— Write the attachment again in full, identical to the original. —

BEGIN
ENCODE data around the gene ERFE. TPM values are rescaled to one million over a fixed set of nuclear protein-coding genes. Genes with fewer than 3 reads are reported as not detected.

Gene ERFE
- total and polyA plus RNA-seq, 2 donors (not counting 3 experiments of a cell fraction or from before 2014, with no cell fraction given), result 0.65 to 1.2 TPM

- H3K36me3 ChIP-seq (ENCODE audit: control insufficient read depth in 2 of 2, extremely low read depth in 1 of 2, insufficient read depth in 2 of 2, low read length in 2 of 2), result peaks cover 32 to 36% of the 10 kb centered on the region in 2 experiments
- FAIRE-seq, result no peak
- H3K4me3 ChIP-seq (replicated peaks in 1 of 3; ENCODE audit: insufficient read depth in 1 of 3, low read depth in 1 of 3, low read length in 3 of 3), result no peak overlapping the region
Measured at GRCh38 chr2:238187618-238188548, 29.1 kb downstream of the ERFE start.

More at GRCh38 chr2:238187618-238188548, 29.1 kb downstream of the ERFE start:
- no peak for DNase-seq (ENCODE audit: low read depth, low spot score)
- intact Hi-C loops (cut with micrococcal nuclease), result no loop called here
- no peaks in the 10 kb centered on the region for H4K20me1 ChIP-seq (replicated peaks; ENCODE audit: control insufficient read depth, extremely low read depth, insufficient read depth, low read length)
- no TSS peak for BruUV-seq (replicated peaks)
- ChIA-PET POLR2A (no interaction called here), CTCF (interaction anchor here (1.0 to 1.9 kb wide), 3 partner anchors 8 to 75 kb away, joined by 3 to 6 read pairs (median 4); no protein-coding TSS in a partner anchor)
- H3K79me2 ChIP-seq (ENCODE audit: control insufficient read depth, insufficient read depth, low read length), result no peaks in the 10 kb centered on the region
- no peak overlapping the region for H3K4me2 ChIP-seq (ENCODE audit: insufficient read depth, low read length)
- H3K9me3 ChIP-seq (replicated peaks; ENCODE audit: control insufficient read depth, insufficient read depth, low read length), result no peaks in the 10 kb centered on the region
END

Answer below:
ENCODE data around the gene ERFE. TPM values are rescaled to one million over a fixed set of nuclear protein-coding genes. Genes with fewer than 3 reads are reported as not detected.

Gene ERFE
- total and polyA plus RNA-seq, 2 donors (not counting 3 experiments of a cell fraction or from before 2014, with no cell fraction given), result 0.65 to 1.2 TPM

- H3K36me3 ChIP-seq (ENCODE audit: control insufficient read depth in 2 of 2, extremely low read depth in 1 of 2, insufficient read depth in 2 of 2, low read length in 2 of 2), result peaks cover 32 to 36% of the 10 kb centered on the region in 2 experiments
- FAIRE-seq, result no peak
- H3K4me3 ChIP-seq (replicated peaks in 1 of 3; ENCODE audit: insufficient read depth in 1 of 3, low read depth in 1 of 3, low read length in 3 of 3), result no peak overlapping the region
Measured at GRCh38 chr2:238187618-238188548, 29.1 kb downstream of the ERFE start.

More at GRCh38 chr2:238187618-238188548, 29.1 kb downstream of the ERFE start:
- no peak for DNase-seq (ENCODE audit: low read depth, low spot score)
- intact Hi-C loops (cut with micrococcal nuclease), result no loop called here
- no peaks in the 10 kb centered on the region for H4K20me1 ChIP-seq (replicated peaks; ENCODE audit: control insufficient read depth, extremely low read depth, insufficient read depth, low read length)
- no TSS peak for BruUV-seq (replicated peaks)
- ChIA-PET POLR2A (no interaction called here), CTCF (interaction anchor here (1.0 to 1.9 kb wide), 3 partner anchors 8 to 75 kb away, joined by 3 to 6 read pairs (median 4); no protein-coding TSS in a partner anchor)
- H3K79me2 ChIP-seq (ENCODE audit: control insufficient read depth, insufficient read depth, low read length), result no peaks in the 10 kb centered on the region
- no peak overlapping the region for H3K4me2 ChIP-seq (ENCODE audit: insufficient read depth, low read length)
- H3K9me3 ChIP-seq (replicated peaks; ENCODE audit: control insufficient read depth, insufficient read depth, low read length), result no peaks in the 10 kb centered on the region